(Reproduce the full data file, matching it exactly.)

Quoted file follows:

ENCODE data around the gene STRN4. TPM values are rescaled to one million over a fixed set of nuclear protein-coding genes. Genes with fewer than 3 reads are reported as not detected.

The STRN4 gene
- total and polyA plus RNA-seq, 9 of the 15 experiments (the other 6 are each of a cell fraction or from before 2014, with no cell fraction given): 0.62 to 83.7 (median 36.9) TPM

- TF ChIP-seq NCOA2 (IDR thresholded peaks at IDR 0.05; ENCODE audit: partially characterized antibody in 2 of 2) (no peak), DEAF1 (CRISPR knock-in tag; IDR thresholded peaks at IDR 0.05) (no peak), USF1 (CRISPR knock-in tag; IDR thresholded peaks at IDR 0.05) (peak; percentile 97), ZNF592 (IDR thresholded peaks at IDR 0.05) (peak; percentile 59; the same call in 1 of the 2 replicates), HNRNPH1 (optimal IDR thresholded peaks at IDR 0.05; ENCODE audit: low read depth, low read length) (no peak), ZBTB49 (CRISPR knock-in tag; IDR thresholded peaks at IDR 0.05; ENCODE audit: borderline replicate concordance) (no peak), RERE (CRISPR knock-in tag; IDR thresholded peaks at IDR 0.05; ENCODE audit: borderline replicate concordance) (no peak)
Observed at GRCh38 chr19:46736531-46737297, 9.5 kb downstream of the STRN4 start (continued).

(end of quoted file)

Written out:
ENCODE data around the gene STRN4. TPM values are rescaled to one million over a fixed set of nuclear protein-coding genes. Genes with fewer than 3 reads are reported as not detected.

The STRN4 gene
- total and polyA plus RNA-seq, 9 of the 15 experiments (the other 6 are each of a cell fraction or from before 2014, with no cell fraction given): 0.62 to 83.7 (median 36.9) TPM

- TF ChIP-seq NCOA2 (IDR thresholded peaks at IDR 0.05; ENCODE audit: partially characterized antibody in 2 of 2) (no peak), DEAF1 (CRISPR knock-in tag; IDR thresholded peaks at IDR 0.05) (no peak), USF1 (CRISPR knock-in tag; IDR thresholded peaks at IDR 0.05) (peak; percentile 97), ZNF592 (IDR thresholded peaks at IDR 0.05) (peak; percentile 59; the same call in 1 of the 2 replicates), HNRNPH1 (optimal IDR thresholded peaks at IDR 0.05; ENCODE audit: low read depth, low read length) (no peak), ZBTB49 (CRISPR knock-in tag; IDR thresholded peaks at IDR 0.05; ENCODE audit: borderline replicate concordance) (no peak), RERE (CRISPR knock-in tag; IDR thresholded peaks at IDR 0.05; ENCODE audit: borderline replicate concordance) (no peak)
Observed at GRCh38 chr19:46736531-46737297, 9.5 kb downstream of the STRN4 start (continued).